Results for 'Individual differences'

998 found
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  1. Individual Differences in Reasoning: Implications for the Rationality Debate?Keith E. Stanovich & Richard F. West - 2000 - Behavioral and Brain Sciences 23 (5):645-665.
    Much research in the last two decades has demonstrated that human responses deviate from the performance deemed normative according to various models of decision making and rational judgment (e.g., the basic axioms of utility theory). This gap between the normative and the descriptive can be interpreted as indicating systematic irrationalities in human cognition. However, four alternative interpretations preserve the assumption that human behavior and cognition is largely rational. These posit that the gap is due to (1) performance errors, (2) computational (...)
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  2.  31
    The Fragmented Folk: More Evidence of Stable Individual Differences in Moral Judgments and Folk Intuitions.A. Feltz & E. T. Cokely - 2008 - In B. C. Love, K. McRae & V. M. Sloutsky (eds.), Proceedings of the 30th Annual Conference of the Cognitive Science Society. Cognitive Science Society. pp. 1771--1776.
    In a series of five experiments, we demonstrate that moral judgments and folk intuitions are often predictably fragmented. Drawing on the domains of ethics and action theory, we illustrate ways in which judgment tends to be associated with stable individual differences such as personality traits and reflective cognitive styles. We argue that these individual differences pose several unique challenges as well as provide opportunities for further theoretical development in the emerging field of experimental philosophy. Implications are (...)
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  3.  31
    Fringe Consciousness in Sequence Learning: The Influence of Individual Differences.Elisabeth Norman, Mark C. Price & Simon C. Duff - 2006 - Consciousness and Cognition 15 (4):723-760.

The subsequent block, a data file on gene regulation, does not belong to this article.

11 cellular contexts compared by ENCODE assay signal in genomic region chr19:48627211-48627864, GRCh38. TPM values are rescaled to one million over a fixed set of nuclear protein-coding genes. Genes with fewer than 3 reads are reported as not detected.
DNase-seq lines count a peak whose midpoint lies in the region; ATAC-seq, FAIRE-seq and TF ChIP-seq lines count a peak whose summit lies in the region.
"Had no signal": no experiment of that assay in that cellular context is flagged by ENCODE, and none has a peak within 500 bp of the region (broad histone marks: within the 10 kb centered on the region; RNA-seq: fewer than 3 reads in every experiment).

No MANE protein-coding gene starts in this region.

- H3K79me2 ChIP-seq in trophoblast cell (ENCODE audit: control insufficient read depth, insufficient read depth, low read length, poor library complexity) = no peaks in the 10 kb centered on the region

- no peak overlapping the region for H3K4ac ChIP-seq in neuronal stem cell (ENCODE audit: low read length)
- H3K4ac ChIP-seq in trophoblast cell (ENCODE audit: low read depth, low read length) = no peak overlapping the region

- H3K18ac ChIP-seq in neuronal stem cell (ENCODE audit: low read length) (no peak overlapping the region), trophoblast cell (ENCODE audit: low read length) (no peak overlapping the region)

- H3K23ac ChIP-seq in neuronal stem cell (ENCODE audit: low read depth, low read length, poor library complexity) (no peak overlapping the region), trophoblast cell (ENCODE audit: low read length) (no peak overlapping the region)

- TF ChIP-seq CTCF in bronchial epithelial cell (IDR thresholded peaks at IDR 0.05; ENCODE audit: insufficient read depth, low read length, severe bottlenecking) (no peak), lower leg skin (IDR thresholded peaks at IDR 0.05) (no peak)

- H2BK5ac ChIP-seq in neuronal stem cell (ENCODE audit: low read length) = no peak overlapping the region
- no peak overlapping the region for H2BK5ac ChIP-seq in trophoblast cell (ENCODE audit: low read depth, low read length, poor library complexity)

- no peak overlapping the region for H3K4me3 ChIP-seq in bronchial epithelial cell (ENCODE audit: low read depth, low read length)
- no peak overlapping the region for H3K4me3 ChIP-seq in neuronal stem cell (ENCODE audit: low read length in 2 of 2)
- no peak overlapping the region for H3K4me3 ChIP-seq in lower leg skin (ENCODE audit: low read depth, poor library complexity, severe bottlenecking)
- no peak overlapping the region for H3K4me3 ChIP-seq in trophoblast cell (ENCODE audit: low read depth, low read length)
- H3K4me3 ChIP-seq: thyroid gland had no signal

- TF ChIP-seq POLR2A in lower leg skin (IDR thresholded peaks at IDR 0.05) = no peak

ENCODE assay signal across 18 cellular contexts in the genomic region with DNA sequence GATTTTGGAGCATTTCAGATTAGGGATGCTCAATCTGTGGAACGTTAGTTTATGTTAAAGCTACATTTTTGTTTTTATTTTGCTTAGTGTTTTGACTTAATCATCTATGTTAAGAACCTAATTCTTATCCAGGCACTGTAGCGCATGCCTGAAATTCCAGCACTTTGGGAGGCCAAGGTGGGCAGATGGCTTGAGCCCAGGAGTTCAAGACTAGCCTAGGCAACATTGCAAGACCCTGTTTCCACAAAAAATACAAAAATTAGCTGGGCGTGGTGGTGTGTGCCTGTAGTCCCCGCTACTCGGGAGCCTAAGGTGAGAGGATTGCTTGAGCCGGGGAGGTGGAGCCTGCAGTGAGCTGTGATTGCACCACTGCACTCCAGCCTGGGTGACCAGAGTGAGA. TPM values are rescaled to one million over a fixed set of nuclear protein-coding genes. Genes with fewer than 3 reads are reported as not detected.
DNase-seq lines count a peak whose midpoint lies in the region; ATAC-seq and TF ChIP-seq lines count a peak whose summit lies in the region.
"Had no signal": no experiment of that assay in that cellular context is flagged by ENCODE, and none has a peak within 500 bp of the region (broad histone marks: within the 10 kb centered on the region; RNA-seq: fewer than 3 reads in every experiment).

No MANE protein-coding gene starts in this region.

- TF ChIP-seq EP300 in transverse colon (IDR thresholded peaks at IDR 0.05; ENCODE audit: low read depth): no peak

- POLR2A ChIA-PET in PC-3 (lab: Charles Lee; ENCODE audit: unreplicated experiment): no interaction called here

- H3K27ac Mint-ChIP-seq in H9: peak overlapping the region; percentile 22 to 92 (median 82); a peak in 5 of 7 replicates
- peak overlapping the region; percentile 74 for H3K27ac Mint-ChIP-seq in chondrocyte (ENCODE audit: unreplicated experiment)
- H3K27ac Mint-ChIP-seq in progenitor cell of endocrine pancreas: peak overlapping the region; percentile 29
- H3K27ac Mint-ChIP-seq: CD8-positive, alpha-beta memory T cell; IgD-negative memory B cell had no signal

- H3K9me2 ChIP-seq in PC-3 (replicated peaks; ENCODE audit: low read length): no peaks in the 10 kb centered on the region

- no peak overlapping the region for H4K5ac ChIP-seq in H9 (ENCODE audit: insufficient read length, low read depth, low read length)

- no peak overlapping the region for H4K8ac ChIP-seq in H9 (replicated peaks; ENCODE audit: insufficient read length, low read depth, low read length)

We first describe how the concept of “fringe consciousness” can characterise gradations of consciousness between the extremes of implicit and explicit learning. We then show that the NEO-PI-R personality measure of openness to feelings, chosen to reflect the ability to introspect on fringe feelings, influences both learning and awareness in the serial reaction time task under conditions that have previously been associated with implicit learning . This provides empirical evidence for the proposed phenomenology and functional role of fringe consciousness in (...)
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  4.  51
    Characterizing Ethical Cases: A Cross-Cultural Investigation of Individual Differences, Organisational Climate, and Leadership on Ethical Decision-Making. [REVIEW]J. R. C. Kuntz, J. R. Kuntz, Detelin Elenkov & Anna Nabirukhina - 2013 - Journal of Business Ethics 113 (2):317-331.
    The primary purpose of this study was to explore the unique impact of individual differences (e.g. gender, managerial experience), social culture, ethical leadership, and ethical climate on the manner in which individuals analyse and interpret an organisational scenario. Furthermore, we sought to explore whether the manner in which a scenario is initially interpreted by respondents (i.e. as a legal issue, ethical issue, and/or ethical dilemma) influenced subsequent recognition of the relevant stakeholders involved and the identification of intra- and (...)
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  5.  40
    Causes of Individual Differences in Animal Exploration and Search.Simon M. Reader - 2015 - Topics in Cognitive Science 7 (3):451-468.
    Numerous studies have documented individual differences in exploratory tendencies and other phenomena related to search, and these differences have been linked to fitness. Here, I discuss the origins of these differences, focusing on how experience shapes animal search and exploration. The origin of individual differences will also depend upon the alternatives to exploration that are available. Given that search and exploration frequently carry significant costs, we might expect individuals to utilize cues indicating the potential (...)
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  6.  14
    Individual Differences in Subtle Awareness and Levels of Awareness: Olfaction as a Model System.Gary E. Schwartz - 2000 - In Robert G. Kunzendorf & B. Alan Wallace (eds.), Individual Differences in Conscious Experience. John Benjamins. pp. 209.
  7.  92
    Individual Differences in Theory of Mind: Implications for Typical and Atypical Development.B. Repacholi & V. Slaughter (eds.) - 2003 - Hove, E. Sussex: Psychology Press.